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International Women’s Day stories about Ubuntu and the computing longevity meme

The latest initiative by the Ubuntu Women Project, is a contest to collect “How I discovered Ubuntu” stories written by women. The winner will be announced on March 8th, International Women’s Day.

One of the goals of this initiative is to try and answer the “How can I get $woman to use Ubuntu?” question that we often get by demonstrating that there is no single answer for it. Women get involved and interested in Ubuntu for all kinds of reasons, and without knowing anything about her there is really no way to know what specific spark will get her interested in involvement. (For what it’s worth, a much better question is “$woman is interested in $subject and is tied to Windows for $reason but doesn’t like it for $another_reason, she currently uses her computer for $thing0 and $thing1, do you have any suggestions as to how I can try and convert her to Ubuntu?”)

The contest also seeks to give inspiration to women who are interested in using and getting involved with Ubuntu. We seek to not only showing them that they aren’t the only female using Ubuntu, but that not everyone has to be a “typical male computer geek” to get involved.

Which brings me to this “I’ve been computing since…” longevity meme that is quite popular within F/OSS. Like many memes in F/OSS this is a competitive one that gives bragging rights for being the one who started with Linux or programming at the youngest age. This culture of competitiveness based on longevity has, without a doubt, been what has hurt me the most in tech. The sexist comments, the marriage (or worse) proposals upon revealing that I use Linux, the reaction of shock I receive when I tell people what I do for a living are all things I can quickly recover from (especially with a group of supportive folks in Ubuntu Women standing by!). Getting over the fact that I got into Linux in my early 20s when it seems like all my peers have been programming since they were 12 years old is significantly more intimidating and discouraging.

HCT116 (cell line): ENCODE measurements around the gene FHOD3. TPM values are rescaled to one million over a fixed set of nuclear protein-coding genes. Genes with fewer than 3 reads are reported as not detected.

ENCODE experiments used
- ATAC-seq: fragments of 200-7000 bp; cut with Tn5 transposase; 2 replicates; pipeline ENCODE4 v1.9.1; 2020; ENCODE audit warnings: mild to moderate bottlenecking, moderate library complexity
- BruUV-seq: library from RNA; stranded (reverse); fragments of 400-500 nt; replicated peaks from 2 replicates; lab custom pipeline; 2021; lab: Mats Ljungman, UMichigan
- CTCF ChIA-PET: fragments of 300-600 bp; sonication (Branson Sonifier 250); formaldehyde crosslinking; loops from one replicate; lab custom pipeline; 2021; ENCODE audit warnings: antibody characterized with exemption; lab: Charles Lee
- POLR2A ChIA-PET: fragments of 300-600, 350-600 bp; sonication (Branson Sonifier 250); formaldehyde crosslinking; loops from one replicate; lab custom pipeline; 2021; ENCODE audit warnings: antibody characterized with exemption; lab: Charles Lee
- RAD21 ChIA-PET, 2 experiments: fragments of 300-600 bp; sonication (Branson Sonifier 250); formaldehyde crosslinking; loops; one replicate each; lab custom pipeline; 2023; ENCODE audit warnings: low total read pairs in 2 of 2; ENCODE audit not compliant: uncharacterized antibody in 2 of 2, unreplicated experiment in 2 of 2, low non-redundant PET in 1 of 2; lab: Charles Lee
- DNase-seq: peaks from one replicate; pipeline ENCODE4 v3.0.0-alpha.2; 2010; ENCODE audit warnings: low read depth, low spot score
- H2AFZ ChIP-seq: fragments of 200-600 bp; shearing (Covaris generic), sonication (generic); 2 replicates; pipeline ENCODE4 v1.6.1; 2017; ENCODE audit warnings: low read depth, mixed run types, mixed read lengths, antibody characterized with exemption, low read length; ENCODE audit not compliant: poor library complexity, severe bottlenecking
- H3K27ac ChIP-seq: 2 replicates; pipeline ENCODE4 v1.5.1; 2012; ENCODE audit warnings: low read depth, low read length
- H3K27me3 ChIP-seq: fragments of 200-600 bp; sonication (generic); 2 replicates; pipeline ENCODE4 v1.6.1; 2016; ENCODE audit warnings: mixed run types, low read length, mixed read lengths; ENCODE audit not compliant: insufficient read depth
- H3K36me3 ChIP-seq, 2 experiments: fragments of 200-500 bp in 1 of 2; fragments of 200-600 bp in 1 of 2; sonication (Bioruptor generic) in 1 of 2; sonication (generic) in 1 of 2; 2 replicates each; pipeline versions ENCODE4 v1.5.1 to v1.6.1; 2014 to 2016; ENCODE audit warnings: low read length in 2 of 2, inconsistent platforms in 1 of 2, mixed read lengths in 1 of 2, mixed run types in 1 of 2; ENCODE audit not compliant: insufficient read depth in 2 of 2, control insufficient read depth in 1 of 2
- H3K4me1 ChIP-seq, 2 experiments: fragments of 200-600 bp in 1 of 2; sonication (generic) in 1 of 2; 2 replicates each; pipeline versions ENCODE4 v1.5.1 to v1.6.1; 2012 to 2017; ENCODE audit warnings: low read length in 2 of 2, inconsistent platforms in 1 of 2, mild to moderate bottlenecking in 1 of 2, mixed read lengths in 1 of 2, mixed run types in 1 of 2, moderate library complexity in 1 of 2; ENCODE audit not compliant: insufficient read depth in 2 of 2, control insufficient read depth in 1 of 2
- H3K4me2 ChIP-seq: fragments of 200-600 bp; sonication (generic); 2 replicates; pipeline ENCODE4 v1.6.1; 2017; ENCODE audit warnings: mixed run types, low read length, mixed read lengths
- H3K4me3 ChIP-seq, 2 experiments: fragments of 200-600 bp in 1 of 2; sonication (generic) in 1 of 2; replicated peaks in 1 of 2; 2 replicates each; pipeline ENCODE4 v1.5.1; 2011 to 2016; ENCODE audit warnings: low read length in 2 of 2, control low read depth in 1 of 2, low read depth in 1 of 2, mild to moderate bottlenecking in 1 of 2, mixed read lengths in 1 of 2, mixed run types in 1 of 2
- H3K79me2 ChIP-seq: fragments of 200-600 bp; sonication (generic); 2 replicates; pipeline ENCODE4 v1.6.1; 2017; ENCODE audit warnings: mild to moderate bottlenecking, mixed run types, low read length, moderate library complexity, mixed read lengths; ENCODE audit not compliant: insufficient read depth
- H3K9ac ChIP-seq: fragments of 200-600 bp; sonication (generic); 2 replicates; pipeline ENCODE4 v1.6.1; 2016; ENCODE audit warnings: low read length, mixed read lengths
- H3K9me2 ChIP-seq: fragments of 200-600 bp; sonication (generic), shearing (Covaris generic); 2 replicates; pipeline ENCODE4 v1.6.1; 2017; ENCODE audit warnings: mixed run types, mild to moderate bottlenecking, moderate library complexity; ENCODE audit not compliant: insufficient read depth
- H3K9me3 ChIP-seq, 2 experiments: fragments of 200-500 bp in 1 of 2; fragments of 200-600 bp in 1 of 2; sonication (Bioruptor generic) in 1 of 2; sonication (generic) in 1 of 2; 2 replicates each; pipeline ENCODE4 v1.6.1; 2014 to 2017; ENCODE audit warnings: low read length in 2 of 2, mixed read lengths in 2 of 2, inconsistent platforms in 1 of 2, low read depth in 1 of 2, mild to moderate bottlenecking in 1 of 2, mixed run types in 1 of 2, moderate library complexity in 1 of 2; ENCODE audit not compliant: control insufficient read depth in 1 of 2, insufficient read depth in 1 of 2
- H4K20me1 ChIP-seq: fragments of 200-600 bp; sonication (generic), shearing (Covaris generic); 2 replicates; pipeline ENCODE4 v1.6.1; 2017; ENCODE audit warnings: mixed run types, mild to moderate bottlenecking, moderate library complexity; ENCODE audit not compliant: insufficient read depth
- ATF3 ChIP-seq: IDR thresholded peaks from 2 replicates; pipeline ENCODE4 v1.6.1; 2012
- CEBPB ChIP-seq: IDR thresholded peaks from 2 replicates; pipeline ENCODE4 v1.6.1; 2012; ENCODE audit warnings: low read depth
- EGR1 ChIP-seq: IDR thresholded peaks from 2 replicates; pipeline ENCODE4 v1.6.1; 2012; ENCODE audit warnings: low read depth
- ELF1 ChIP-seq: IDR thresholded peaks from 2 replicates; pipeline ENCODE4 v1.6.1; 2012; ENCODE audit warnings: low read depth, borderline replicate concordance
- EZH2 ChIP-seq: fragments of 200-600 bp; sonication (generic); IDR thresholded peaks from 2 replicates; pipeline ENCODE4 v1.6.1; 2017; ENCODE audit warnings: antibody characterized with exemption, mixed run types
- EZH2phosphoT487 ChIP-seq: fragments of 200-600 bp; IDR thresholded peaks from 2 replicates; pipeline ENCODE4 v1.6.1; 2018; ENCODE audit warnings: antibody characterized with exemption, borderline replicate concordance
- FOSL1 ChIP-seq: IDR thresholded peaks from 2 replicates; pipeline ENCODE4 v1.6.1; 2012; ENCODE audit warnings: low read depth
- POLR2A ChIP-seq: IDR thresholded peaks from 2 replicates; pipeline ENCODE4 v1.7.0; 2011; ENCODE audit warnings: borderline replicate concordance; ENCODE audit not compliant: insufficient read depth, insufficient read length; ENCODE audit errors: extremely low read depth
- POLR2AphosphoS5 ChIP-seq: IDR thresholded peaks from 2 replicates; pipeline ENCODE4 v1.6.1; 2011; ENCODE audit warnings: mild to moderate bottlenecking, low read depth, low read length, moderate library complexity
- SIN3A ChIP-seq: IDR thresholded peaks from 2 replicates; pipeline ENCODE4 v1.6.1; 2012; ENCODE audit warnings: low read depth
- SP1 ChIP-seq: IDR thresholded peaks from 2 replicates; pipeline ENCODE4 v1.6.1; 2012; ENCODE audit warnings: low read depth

I’m certainly not the exception. In Unlocking the Clubhouse: Women in Computing the overwhelming message regarding the problem of women in IT I took from this book was that the traditional conditioning of girls to avoid “horn tooting” or “bragging” as compared to boys, combined with this longevity meme leaves many women who actually take the plunge into a computing degree feeling as though they’re alone, under-qualified and have little chance of success in the field. In reality, the book reports, these women work very hard and are just as qualified as the men in the class, and the ones who don’t switch degrees (a common response to constantly feeling under-qualified) go on to be successful in their careers.

So why is this longevity meme such a major problem for women in general rather than for men (where, admittedly, it still can be a problem)? As a society, at least in the United States, girls don’t tend to be pushed toward tech, and tech is frequently marketed in such a way that I don’t blame them (see: Of Geeks and Girls). While there are now several initiatives out there to get girls interested in technology at a young age, a lot of parents I know make a conscious effort to give their girls computers too, and to some extent the market is catching up, we’re not there yet. Statistically women in the industry still get involved at a later age than men and without considerable confidence the road ahead can be challenging.

So, do we try to kill the longevity meme? No way! We all enjoy a bit of bragging fun now and then. Instead we work to show that people who are involved with computers come in all kinds. This stories project seeks to be a start for addressing that for women in the Ubuntu community. I know some women who have been programming since they were 9 and relax with a pizza, mountain dew and an episode of Star Trek, I know women who work for non-profits and have whole-heartedly jumped on the F/OSS bandwagon, I know mothers who would call themselves non-technical get heavily involved in F/OSS community building, I know women who have stumbled upon F/OSS and with a background that has nothing to do with computing become highly skilled, technical contributors. It’s time to stop taking my word for it and getting these stories from the women themselves.

So, are you a woman, or do you know a woman who can submit a story? Email it to ubuntuwomen.competition at gmail.com by February 22nd!

More details on the contest are here: [UbuntuWomen] International Women’s Day — Competition!